23 December 2007

Emily Munday Brings Home the Christmas Tree

In America today, how many families go out and cut their own Christmas tree? Hell, in America today, how many families even have a real tree? Since it is a rare experience, yet a nostalgic one for many, I thought it worthy of a blog entry.

Nearly every year that Jan & I have been married (is it really 30 years?) and for some years previous, we have found and cut our own tree--usually in a quasi-legal fashion on public land. The preference is for a local, native species, and they have run the gamut from red cedar to Eastern hemlock to white pine to black spruce. In the years I worked on Ben Anderson's Christmas tree farm in high school, there were exotics such as Scotch or Austrian pines. After moving to Montana, we settled on the Douglas fir as our favorite--they are generally full, well shaped, and have "friendly" needles.

A week or so ago, I was all ready to bring home a tree. Then Emily called, still in the painful throes of final exams. She has joined the tree hunt every year since birth. For the first few years she rode in a Snugli, a Gerry babypack, or on a sled. And so I caved in (sorry, Jan) and said, "Sure, I'll wait until you're home, and we'll cut it two days before Christmas."

In Montana, you can cut your own tree on Forest Service land or on state land. We headed to a familiar piece of state land in the shadow of Butte. It abounds with Douglas fir, an invasive species that is crowding many areas that historically were grassy parks providing good forage for elk and deer. For this reason, Montana Fish, Wildlife & Parks has been laboriously clearing these areas of trees. It would, of course, be much more efficient and natural simply to burn them, but with so many houses at the "wildland interface" that option isn't feasible.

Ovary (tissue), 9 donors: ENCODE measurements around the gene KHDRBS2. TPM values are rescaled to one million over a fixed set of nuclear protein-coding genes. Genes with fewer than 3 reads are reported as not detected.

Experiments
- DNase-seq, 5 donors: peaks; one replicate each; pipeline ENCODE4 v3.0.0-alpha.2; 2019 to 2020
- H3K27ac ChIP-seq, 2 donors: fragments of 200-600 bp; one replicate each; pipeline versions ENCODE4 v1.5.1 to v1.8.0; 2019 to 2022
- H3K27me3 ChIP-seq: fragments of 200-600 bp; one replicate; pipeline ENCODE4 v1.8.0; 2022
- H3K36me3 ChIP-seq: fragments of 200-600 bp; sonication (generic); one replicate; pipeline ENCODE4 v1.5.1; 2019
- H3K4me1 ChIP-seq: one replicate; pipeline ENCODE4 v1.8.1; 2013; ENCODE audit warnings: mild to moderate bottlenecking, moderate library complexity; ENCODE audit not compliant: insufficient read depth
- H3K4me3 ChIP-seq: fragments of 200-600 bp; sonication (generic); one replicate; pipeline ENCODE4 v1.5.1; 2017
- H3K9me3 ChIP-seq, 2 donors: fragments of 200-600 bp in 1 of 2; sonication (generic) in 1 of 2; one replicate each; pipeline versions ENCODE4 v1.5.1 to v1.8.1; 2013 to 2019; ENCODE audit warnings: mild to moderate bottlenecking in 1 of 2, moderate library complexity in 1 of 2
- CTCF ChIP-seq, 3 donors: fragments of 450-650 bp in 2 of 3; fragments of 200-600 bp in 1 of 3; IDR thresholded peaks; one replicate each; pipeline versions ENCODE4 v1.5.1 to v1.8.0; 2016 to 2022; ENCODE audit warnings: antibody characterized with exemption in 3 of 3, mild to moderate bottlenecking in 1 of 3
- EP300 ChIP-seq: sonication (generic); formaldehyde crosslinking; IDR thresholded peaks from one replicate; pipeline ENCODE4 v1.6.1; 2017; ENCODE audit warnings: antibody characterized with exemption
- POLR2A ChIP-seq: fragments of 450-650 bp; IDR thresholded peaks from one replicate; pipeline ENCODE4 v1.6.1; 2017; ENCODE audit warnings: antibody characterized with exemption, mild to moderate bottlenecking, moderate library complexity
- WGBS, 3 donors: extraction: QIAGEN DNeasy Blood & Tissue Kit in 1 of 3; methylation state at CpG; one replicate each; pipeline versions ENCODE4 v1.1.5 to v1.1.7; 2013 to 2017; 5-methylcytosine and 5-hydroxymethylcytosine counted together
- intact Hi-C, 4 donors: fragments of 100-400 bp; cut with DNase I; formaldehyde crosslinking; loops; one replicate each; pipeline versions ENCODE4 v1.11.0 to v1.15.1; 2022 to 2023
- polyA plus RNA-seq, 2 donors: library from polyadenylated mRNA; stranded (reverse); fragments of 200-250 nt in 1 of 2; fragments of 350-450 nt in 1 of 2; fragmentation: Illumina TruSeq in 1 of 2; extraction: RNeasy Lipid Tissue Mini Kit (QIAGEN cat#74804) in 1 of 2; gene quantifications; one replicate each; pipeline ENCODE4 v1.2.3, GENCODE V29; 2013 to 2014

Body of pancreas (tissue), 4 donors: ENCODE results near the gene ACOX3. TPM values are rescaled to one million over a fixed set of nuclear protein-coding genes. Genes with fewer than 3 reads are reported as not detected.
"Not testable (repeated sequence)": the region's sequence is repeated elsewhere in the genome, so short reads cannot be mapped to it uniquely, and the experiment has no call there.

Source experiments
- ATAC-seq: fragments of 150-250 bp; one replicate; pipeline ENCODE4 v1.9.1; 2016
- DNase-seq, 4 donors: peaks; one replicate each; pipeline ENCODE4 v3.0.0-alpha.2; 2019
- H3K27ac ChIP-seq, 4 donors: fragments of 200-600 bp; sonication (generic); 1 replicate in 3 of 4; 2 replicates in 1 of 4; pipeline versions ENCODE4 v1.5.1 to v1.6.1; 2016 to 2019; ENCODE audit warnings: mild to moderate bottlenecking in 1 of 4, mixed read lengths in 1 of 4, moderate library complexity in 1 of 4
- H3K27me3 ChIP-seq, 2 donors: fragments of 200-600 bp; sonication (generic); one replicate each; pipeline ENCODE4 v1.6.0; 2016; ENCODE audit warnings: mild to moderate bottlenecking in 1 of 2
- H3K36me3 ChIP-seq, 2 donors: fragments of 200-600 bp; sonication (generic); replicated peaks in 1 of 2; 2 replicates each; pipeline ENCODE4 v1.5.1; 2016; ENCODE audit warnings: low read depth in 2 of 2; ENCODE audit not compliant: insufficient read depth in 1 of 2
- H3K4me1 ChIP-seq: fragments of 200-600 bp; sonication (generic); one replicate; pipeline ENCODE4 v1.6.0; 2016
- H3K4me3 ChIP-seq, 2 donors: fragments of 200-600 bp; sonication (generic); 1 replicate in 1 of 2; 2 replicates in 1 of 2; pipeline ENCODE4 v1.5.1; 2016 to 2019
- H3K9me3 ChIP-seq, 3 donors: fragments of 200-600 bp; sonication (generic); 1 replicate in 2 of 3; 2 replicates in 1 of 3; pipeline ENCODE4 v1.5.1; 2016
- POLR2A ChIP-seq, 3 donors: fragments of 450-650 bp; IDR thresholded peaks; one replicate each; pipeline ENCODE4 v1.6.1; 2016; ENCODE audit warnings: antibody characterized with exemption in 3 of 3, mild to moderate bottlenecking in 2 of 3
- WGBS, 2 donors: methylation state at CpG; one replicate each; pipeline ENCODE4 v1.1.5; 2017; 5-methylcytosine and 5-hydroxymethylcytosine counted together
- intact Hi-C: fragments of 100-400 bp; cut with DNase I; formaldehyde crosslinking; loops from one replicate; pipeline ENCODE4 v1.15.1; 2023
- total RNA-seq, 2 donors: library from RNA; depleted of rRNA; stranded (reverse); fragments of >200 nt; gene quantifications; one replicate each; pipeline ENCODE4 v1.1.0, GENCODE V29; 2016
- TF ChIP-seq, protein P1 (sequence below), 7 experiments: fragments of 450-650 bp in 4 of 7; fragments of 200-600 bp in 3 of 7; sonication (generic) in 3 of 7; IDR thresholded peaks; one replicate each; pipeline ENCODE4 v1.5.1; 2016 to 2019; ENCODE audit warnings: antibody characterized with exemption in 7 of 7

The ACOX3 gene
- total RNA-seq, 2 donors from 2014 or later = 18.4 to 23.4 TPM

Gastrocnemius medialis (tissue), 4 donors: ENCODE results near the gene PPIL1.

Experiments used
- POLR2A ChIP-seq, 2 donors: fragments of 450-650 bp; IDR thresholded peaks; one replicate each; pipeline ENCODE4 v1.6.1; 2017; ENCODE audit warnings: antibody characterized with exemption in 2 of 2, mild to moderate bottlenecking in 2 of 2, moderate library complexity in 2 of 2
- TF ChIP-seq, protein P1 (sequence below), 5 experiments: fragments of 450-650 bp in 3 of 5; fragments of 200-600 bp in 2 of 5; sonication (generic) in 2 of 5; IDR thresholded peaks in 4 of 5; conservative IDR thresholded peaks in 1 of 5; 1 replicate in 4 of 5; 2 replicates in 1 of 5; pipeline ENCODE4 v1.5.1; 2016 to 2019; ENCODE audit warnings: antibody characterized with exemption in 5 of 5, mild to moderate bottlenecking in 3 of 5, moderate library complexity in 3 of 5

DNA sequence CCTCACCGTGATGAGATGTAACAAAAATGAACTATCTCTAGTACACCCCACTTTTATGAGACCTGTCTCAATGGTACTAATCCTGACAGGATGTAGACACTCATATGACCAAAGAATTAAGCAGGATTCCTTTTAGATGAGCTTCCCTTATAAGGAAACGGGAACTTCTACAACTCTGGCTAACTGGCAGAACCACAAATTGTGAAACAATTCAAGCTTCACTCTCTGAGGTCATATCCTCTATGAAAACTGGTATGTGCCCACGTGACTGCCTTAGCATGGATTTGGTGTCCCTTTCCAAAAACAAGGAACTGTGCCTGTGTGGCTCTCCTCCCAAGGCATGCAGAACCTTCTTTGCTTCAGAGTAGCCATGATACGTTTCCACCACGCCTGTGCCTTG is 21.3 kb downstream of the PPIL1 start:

Here's the Tree Slayer herself, home to Montana from the wilds of Boston University:

In search of the perfect tree, the cold wind nipping at her nose:

And with the perfect tree found, she unsheathed her vorpal blade:

And the Tannenbaum fell snicker-snack:

A mere half-mile drag from the truck:

Hence to the warmth of the waiting trusty Toyota, steel steed of steeds:

Then to the house, where Jan ("We shoulda had this done a week ago!") had the decorations waiting:

Decorations including Emily's precious construction from the 2nd grade:

Heirlooms from Grandma Beryl:

And our first decoration, given to the high school couple by Jan's Aunt Mary. "You rock, Woodstock!":

Merry Christmas, folks!

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